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In this issue:
SLAC Security Systems Upgrades to Prioritize Ease-of-Use
Colloquium Today: Astronomy and Astrophysics for the Next Decade

SLAC Today

Monday - October 11, 2010

SLAC Security Systems Upgrades to Prioritize Ease-of-Use

(Image - new Security Department office plan)
Location for the new SLAC Security Office. (Image courtesy the SLAC Facilities Division.)

Imagine a redesign of SLAC security systems that boosts convenience for lab staff and users: Alpine Gate availability 24/7, open user access to Building 901, or an automated gateway that recognizes your car license plate to let you pass through with ease. SLAC and the Department of Energy are partnering to bring these improvements and others to the lab's security systems. The goal is twofold: improve lab security while prioritizing ease-of-use for SLAC staff and users.

"The key concept is user-friendly security with 24-hour controlled access," said Chief Operating Officer Alexander Merola. "We will be using state-of-the-art highly effective automation and technology to allow transparent but effective security."

At SLAC's Main Gate, a license plate reader will give an automatic "green light" to cars registered to SLAC staff, users and regular contractors. Alpine Gate will be configured to allow 24/7 site entry to personnel with current badges. Proximity-triggered badge readers will automatically open the gate. Similar proximity badge readers will provide quick, secure entry to access-limited lab areas, such as server rooms and experimental facilities at SLAC's lightsources.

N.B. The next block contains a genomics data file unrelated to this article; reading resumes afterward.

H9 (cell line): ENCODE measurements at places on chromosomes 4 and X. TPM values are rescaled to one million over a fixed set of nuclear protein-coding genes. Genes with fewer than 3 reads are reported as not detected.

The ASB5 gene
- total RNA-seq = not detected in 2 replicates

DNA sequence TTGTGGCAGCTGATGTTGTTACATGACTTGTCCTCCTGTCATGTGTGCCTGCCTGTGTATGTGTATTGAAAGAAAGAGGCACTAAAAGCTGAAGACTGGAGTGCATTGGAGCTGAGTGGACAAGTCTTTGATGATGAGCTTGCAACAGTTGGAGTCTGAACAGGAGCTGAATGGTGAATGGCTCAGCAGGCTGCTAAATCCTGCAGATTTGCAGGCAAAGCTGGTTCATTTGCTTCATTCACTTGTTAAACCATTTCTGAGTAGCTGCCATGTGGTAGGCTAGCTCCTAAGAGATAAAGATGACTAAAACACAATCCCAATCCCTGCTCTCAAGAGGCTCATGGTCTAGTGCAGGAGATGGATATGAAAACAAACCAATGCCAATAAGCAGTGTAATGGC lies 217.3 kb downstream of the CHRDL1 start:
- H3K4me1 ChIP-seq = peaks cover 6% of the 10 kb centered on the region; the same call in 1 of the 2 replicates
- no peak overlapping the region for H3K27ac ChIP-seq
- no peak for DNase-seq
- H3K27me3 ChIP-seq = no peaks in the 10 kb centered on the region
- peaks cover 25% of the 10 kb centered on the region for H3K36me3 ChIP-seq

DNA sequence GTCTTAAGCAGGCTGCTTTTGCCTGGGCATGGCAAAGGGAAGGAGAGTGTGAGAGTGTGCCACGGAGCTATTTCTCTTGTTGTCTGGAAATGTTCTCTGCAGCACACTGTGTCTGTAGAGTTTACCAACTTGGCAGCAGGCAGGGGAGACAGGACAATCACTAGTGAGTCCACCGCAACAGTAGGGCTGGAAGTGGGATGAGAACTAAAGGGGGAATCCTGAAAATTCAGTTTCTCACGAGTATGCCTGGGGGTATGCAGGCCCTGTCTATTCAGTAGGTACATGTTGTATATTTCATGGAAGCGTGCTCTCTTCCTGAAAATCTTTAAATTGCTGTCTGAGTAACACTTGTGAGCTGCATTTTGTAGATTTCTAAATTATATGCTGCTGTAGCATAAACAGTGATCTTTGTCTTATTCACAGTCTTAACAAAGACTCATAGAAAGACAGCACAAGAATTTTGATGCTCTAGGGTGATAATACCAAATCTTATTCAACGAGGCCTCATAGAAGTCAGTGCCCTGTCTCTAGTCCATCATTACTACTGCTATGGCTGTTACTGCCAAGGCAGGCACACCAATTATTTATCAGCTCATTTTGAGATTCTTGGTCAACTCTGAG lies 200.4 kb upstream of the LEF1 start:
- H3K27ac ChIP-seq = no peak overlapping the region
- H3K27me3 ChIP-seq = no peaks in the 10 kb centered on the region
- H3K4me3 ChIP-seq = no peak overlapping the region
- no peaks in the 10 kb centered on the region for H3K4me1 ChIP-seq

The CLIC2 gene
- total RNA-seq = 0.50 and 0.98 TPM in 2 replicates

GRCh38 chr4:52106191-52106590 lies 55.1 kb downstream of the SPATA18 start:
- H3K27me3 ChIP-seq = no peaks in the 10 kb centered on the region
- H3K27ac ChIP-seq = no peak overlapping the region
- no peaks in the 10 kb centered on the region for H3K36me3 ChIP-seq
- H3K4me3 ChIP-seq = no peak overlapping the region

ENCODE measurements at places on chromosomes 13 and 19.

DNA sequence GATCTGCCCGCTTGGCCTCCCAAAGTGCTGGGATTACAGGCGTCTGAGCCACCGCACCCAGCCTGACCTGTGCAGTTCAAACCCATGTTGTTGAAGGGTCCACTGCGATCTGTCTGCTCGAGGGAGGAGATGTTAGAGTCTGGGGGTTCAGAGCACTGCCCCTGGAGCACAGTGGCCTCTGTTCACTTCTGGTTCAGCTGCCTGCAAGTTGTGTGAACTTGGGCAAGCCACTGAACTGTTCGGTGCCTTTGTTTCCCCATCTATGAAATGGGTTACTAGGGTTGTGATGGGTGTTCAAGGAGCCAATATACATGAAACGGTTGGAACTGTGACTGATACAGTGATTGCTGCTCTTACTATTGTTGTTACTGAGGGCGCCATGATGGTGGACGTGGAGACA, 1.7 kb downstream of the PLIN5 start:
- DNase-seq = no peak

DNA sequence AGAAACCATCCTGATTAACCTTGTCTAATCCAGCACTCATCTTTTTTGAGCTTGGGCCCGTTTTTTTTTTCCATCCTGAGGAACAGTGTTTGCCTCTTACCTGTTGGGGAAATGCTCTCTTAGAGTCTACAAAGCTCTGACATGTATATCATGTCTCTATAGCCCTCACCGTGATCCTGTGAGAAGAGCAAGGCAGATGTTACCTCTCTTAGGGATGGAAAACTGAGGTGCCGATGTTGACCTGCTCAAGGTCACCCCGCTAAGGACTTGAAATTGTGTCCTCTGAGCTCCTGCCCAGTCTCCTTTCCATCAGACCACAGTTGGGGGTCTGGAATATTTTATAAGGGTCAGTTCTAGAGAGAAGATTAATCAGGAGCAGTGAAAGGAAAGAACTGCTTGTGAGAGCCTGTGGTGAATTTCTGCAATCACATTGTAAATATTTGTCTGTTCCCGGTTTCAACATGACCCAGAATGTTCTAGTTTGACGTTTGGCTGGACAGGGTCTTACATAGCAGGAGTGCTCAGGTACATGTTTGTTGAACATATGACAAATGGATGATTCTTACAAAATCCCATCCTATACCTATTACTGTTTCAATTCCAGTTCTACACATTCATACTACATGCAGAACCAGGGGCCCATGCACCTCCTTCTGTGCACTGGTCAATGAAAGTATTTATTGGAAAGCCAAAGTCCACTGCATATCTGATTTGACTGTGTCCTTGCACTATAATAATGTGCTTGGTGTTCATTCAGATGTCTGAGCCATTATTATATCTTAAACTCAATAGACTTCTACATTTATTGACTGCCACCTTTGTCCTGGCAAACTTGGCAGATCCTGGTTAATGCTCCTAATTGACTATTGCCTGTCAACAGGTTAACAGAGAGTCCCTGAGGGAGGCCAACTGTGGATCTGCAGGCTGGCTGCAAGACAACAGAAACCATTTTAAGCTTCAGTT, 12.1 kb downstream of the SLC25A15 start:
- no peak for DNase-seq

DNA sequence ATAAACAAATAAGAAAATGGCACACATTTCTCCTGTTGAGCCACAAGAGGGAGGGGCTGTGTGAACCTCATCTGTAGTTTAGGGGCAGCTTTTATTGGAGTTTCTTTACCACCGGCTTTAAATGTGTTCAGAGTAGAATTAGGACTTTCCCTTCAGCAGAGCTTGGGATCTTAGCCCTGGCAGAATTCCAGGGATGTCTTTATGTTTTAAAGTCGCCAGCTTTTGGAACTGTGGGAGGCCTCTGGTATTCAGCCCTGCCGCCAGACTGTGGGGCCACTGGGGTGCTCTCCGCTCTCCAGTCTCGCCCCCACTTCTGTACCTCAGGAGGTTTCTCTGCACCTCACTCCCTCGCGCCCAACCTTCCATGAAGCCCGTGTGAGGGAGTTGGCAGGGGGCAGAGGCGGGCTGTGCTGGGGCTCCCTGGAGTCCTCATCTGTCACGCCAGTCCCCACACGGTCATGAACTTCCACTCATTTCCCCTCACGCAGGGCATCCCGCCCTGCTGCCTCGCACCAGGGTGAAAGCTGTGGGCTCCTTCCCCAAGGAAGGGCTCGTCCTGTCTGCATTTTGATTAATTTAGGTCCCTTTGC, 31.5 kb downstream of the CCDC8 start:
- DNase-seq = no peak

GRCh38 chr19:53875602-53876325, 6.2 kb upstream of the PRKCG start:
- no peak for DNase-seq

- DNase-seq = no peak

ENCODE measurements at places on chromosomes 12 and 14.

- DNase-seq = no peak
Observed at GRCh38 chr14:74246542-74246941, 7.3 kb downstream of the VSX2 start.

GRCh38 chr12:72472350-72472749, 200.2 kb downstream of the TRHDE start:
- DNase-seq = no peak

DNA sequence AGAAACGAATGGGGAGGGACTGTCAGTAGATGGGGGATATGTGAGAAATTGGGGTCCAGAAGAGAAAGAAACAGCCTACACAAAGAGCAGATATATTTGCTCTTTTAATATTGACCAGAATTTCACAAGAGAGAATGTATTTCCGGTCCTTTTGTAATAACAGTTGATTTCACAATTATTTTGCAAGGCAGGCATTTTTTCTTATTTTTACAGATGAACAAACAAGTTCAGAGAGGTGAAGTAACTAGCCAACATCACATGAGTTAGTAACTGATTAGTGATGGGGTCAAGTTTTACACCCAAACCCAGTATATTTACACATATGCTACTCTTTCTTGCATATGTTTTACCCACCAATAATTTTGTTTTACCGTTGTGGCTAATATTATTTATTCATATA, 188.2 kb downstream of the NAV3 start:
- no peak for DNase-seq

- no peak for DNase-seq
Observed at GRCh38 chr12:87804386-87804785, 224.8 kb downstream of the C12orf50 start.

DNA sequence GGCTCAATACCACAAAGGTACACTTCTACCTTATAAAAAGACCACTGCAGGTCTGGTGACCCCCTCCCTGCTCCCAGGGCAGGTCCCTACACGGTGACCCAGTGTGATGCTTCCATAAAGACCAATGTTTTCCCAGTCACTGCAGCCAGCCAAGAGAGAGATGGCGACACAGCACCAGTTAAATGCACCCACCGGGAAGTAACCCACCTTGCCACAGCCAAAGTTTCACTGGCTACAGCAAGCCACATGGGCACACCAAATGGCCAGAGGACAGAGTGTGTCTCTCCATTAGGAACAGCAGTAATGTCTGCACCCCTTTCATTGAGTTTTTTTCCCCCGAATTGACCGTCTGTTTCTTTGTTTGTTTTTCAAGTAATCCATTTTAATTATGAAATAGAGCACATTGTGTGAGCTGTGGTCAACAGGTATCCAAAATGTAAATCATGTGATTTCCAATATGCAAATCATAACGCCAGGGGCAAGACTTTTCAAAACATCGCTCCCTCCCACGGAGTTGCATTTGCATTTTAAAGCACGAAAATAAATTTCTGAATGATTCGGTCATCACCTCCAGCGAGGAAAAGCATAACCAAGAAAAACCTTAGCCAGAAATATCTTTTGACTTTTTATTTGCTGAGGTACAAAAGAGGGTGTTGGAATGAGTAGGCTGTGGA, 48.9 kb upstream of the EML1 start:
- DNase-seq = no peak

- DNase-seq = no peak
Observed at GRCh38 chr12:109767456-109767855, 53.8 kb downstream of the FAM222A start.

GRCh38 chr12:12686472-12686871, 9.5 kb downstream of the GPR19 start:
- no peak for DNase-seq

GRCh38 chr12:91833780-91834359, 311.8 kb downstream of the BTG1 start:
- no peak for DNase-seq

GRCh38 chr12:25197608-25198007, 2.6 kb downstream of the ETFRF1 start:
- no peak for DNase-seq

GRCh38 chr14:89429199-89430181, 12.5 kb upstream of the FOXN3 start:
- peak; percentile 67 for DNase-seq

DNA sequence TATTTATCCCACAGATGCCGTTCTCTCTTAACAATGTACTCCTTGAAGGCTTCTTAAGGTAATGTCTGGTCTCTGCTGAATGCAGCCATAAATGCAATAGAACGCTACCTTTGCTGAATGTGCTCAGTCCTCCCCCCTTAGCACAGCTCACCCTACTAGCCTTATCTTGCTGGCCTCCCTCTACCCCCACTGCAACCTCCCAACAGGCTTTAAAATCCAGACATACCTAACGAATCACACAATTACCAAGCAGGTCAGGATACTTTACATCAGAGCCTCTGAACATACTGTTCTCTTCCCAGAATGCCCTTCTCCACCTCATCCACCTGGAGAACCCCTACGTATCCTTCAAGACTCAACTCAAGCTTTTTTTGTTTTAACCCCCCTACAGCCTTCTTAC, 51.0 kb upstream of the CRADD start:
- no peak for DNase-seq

The current Gate 17 will be replaced with new gates closer to the areas that need to be controlled, allowing open roadway access to the Linac Coherent Light Source office building (Building 901) and experimental halls, which will use badge readers for entry. Access to the accelerator areas will be controlled by an automated gate at the Linac Sector 30 and a new gate near Building 901 on Pep Ring Road. Meanwhile, lab security and safety will get a boost from new, closed-circuit TV monitors in critical areas.  Read more...

Colloquium Today: Astronomy and Astrophysics for the Next Decade

(Image - SLAC Colloquium banner)

This afternoon at 4:15 p.m. in Panofsky Auditorium, SLAC astrophysicist Roger Blandford, will present "Astronomy and Astrophysics for the Next Decade." During this colloquium, Blandford will present a discussion of the major scientific opportunities and outstanding questions over the whole field of astronomy and astrophysics, informed by the decadal survey. Exciting developments and issues involving planets, stars, galaxies as well as particle astrophysics and cosmology will be discussed.

Blandford is a native of England and completed his bachelor's, master's and PhD degrees at Cambridge University. Following postdoctoral research at Cambridge, Princeton and Berkeley he took up a faculty position at Caltech in 1976, where he was appointed as the Richard Chace Tolman Professor of Theoretical Astrophysis. In 2003 he moved to Stanford University to become the first Director of the Kavli Institute of Particle Astrophysics and Cosmology and the Luke Blossom Chair in the School of Humanities and Sciences. His research interests include black hole astrophysics, cosmology, gravitational lensing, cosmic ray physics and compact stars. He is a Fellow of the Royal Society and the American Academy of Arts and Sciences and a Member of the National Academy of Science.

On Monday, November 1, Stanford particle physicist Giorgio Gratta will present "Geology of Neutrinos."

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